Our actual flights in the T-6 are a whole other beast to tackle.  Flights usually last 1.3 to 1.5 hours and take many more hours than that to properly prepare for them.  We usually meet up to brief with our flight IPs an hour prior to takeoff.  In our brief, we go over the profile that we are flying and any special syllabus items that need to be covered as well as anything that may affect the flight for that day, such as winds, weather, NOTAMs (notice to airmen), etc. You name it, we brief it. A half hour prior to our takeoff time we move to the stepdesk where we are assigned a tail number for the flight and briefed on any important happenings going on in the squadron or in the air that may affect us.  Then we continue on to life support where we put on our G-suit, harness and test our helmets before we step to our jet.  When we get to our assigned plane, we go over the books and do a preflight inspection of the plane, if everything is good to go, we both strap-in and start running the before take-off checklists. For a beginning student, these checklist could take up to a half hour to run from start to take-off, however the more familiar you become with the jet, the faster things go and with the weather starting to really warm-up, its best to keep your IP happy with fast checklist to get the plane’s AC up and running.

The flights themselves are always challenging and if you adequately prepared, they can be a lot of fun too!  My most memorable flights have been my initial solo in the T-6, and my two area solos, where I got to take the plane out by myself and preform aerobatics until I couldn’t see straight. It was amazing! Going cross-country was also a great confidence builder and was the point where instruments really clicked for most of my class. The last block of rides in phase two are formation rides, which act like a capstone to the program.  My formation dollar ride (first ride) is tomorrow and I’m so excited.  I haven’t decided if I want to go fighters or heavies yet and I hear that formation is usually the deciding factor for most people.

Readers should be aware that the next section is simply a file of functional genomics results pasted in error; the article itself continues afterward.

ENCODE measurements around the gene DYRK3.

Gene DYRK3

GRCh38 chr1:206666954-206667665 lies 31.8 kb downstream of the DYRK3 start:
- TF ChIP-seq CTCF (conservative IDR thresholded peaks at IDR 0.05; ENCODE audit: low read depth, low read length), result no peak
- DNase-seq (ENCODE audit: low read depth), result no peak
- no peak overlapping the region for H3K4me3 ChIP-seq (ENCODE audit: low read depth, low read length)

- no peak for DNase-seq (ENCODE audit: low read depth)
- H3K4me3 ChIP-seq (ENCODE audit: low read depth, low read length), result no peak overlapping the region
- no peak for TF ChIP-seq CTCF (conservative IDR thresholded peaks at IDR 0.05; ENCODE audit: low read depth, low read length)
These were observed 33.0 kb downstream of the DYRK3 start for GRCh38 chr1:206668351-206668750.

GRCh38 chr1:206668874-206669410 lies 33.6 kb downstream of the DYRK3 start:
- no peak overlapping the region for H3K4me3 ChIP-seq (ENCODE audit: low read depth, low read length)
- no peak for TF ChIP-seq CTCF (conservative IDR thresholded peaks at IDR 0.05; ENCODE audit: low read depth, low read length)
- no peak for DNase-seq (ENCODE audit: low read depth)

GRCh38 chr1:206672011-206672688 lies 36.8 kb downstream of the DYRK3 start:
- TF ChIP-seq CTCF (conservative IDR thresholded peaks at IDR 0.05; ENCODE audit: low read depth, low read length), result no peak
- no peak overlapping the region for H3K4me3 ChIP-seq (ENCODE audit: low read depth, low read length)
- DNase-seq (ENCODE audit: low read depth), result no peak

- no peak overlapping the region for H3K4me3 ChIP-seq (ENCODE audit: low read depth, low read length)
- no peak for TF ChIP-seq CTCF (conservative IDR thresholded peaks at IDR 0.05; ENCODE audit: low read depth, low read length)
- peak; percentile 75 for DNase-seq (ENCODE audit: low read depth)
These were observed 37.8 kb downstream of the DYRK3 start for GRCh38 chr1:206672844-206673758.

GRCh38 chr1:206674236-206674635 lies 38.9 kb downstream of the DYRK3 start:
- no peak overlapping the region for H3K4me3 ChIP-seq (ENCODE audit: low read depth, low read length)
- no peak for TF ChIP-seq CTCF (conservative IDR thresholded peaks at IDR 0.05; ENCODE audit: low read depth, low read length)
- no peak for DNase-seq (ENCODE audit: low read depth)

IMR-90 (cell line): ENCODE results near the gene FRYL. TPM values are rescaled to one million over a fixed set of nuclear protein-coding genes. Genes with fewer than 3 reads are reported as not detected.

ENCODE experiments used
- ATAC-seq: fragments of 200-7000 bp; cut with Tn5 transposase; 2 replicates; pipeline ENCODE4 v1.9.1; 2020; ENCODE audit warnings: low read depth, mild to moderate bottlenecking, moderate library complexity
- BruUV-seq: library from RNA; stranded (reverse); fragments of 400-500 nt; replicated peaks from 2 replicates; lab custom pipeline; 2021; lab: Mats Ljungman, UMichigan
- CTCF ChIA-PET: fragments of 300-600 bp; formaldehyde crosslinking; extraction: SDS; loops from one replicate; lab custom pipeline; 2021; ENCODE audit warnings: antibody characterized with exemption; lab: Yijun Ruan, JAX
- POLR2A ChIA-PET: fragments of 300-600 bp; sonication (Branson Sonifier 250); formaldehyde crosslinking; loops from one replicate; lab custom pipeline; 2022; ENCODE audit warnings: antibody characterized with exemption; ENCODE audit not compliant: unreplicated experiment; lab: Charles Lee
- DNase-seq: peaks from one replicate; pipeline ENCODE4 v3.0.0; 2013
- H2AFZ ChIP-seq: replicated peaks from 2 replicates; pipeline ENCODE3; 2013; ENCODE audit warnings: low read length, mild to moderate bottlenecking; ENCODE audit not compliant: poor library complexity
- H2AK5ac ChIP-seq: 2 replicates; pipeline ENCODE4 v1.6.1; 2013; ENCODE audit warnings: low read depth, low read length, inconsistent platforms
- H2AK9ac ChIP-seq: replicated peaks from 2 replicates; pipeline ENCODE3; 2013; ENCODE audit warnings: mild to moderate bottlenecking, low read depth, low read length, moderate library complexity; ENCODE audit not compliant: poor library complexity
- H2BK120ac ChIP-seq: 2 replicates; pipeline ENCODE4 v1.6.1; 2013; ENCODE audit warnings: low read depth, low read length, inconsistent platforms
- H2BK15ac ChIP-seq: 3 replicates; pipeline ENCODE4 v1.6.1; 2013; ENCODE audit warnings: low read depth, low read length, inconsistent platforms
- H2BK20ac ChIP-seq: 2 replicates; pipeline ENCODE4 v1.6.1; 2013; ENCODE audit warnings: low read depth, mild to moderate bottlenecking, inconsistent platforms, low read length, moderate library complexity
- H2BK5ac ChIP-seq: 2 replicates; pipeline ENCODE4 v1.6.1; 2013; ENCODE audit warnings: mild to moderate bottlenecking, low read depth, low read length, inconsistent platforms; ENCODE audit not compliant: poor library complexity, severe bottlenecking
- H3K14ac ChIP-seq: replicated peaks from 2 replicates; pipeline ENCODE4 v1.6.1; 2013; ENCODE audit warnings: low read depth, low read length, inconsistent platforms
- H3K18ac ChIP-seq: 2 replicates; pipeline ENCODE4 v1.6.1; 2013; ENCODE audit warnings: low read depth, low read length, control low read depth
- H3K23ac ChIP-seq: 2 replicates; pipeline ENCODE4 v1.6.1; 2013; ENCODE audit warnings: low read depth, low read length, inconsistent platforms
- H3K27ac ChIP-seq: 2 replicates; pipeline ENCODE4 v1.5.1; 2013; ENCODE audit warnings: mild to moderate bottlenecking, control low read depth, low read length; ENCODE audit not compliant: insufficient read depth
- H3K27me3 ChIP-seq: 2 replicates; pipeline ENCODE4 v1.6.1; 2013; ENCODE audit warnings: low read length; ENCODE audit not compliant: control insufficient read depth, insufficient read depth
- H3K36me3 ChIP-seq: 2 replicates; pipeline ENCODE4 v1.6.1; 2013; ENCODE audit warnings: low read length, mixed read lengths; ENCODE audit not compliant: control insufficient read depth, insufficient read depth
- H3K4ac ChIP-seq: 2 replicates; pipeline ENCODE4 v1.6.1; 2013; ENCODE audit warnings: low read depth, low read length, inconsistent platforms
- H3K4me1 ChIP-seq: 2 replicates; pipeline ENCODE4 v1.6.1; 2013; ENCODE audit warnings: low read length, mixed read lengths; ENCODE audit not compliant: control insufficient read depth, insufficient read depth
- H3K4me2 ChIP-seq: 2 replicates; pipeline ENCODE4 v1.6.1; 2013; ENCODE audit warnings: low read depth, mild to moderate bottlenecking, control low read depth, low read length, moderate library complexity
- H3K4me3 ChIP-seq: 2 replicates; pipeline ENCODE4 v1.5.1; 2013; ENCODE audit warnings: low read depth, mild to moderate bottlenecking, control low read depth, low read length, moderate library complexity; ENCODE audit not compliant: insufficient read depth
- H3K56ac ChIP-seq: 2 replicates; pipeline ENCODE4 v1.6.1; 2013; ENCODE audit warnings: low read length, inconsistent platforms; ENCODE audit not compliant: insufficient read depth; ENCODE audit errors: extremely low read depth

With the end of phase two drawing near, our UPT class also faces a lot of changes, besides the obvious of switching to a new aircraft.  Our UPT base is joint and we have Internationals, Navy and Marine officers in our class.  Our Navy and Marine officers only stay up through the end of phase two and then do the remainder of their training with their own service.  Our whole class is very close and it has been a great experience sharing these exciting and challenging times with our water loving brothers and sisters. However, I know in the end of the day, we’ll all be up flying in the same skies and will sure to cross paths again.  So far UPT has been a ton of work; there have been good days and not so great of days, but I feel truly blessed to be given the opportunity to both serve my country while following my dream.

One Comment on “A Day In The Life…Courtney Schaer, Air Force Undergraduate Pilot Training

  1. Just reassurance! I’m an USAF pilot with over 5,000 flying hours, all fighters, My comment to the article…”A day in the Life” would be that I’m pleased it’s still tough and demanding. When todays students comment that they are challenged and concerned I realize we are still “turning out the best pilots in the world.” Keep the “fun” in flying and remember there are always lessons to be learned. Finally, when your flying on someones wing, in the soup, you will realize that your betting your life on the leaders flying skills, and you will know why we are tough. Keep following your dream and always remember that “a day without flying is blah!!”